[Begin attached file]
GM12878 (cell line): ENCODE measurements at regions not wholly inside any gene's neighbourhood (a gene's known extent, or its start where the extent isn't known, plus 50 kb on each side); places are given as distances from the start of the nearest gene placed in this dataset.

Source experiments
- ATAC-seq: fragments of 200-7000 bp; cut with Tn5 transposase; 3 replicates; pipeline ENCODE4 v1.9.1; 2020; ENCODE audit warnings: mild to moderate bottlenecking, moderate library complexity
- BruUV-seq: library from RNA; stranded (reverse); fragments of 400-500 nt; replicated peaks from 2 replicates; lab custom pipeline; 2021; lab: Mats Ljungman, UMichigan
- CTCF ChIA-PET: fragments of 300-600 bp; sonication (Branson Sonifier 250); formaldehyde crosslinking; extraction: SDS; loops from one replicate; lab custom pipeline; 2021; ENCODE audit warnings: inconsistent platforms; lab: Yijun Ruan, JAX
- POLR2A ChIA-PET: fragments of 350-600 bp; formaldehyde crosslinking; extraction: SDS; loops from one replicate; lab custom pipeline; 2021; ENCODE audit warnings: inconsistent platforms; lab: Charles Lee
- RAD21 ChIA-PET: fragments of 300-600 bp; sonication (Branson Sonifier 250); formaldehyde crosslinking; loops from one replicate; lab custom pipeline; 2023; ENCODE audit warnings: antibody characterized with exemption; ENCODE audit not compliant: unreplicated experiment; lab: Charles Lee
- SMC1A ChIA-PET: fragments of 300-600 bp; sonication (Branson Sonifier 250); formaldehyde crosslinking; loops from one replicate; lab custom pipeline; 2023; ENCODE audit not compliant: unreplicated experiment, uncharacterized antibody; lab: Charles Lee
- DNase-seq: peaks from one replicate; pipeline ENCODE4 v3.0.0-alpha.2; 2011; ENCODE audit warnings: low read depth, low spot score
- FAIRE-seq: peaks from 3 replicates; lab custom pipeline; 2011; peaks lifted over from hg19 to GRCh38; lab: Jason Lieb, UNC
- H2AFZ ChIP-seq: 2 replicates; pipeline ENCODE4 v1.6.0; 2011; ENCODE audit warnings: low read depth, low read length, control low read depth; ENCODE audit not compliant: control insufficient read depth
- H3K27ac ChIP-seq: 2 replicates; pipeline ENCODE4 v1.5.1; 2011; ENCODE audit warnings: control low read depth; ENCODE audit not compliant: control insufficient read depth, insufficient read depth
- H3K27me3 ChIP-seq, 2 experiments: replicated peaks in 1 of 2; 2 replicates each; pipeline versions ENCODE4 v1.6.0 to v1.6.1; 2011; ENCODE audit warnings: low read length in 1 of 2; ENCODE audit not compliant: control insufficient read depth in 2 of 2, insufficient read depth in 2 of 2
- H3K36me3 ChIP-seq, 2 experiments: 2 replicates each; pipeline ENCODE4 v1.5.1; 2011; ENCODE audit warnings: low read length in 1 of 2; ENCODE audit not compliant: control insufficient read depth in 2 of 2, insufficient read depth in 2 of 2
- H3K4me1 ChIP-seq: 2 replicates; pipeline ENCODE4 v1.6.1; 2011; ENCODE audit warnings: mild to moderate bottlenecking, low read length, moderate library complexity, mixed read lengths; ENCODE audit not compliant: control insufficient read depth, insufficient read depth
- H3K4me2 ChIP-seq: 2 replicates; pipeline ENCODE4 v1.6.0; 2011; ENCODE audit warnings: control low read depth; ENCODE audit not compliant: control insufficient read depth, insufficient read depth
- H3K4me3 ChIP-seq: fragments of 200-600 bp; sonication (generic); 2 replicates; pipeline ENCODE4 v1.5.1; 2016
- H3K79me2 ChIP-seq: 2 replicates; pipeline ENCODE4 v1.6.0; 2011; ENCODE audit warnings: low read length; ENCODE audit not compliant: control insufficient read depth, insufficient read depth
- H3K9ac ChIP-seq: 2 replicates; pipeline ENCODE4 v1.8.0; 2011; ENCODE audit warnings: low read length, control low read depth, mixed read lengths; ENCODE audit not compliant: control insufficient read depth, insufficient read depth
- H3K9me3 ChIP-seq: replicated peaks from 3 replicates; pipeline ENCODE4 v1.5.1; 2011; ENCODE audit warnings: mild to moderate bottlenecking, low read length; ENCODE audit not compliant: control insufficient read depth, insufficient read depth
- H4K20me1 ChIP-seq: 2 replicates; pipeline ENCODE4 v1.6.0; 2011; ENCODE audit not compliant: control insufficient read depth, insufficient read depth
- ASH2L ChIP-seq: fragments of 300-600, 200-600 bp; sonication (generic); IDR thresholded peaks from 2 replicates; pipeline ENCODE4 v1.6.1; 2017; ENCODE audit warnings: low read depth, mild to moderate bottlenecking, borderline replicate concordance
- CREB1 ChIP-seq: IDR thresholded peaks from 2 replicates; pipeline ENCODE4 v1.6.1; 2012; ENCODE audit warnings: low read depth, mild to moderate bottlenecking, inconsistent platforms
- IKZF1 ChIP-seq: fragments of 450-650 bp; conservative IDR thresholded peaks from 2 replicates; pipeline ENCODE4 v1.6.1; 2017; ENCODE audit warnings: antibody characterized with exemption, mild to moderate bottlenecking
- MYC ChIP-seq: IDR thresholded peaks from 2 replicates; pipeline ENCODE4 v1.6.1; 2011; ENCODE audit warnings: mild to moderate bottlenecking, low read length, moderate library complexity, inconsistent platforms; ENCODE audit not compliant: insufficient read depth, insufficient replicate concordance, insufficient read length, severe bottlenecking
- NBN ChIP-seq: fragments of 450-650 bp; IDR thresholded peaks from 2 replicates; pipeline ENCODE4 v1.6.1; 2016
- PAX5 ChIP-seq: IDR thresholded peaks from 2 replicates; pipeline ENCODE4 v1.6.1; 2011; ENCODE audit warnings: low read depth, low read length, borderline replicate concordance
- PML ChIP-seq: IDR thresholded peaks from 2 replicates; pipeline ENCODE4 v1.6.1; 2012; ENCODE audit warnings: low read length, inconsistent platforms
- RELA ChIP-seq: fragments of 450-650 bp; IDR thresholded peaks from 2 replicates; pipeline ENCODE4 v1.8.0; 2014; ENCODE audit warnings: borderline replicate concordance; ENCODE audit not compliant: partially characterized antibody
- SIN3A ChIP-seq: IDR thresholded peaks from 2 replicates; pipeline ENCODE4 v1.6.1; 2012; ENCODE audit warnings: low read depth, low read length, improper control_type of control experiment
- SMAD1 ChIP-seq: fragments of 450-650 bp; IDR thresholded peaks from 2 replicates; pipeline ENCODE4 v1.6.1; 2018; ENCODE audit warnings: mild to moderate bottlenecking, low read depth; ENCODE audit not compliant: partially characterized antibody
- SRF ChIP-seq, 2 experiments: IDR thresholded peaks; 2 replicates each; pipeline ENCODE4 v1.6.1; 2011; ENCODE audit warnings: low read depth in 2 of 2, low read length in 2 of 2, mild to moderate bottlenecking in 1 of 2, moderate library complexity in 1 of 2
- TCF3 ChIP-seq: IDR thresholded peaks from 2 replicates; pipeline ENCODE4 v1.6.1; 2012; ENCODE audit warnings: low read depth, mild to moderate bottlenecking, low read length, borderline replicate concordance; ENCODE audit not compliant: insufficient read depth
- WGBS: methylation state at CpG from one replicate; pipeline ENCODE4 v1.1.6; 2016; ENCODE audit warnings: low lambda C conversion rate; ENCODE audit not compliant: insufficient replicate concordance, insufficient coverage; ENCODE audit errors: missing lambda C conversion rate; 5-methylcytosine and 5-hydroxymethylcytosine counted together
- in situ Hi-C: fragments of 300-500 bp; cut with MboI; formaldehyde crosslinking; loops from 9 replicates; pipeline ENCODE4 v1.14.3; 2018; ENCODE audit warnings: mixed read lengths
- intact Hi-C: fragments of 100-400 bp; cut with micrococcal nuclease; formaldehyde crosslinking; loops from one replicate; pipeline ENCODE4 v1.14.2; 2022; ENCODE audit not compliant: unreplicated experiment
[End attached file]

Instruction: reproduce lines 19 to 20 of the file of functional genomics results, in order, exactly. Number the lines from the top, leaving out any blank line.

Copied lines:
- H3K9ac ChIP-seq: 2 replicates; pipeline ENCODE4 v1.8.0; 2011; ENCODE audit warnings: low read length, control low read depth, mixed read lengths; ENCODE audit not compliant: control insufficient read depth, insufficient read depth
- H3K9me3 ChIP-seq: replicated peaks from 3 replicates; pipeline ENCODE4 v1.5.1; 2011; ENCODE audit warnings: mild to moderate bottlenecking, low read length; ENCODE audit not compliant: control insufficient read depth, insufficient read depth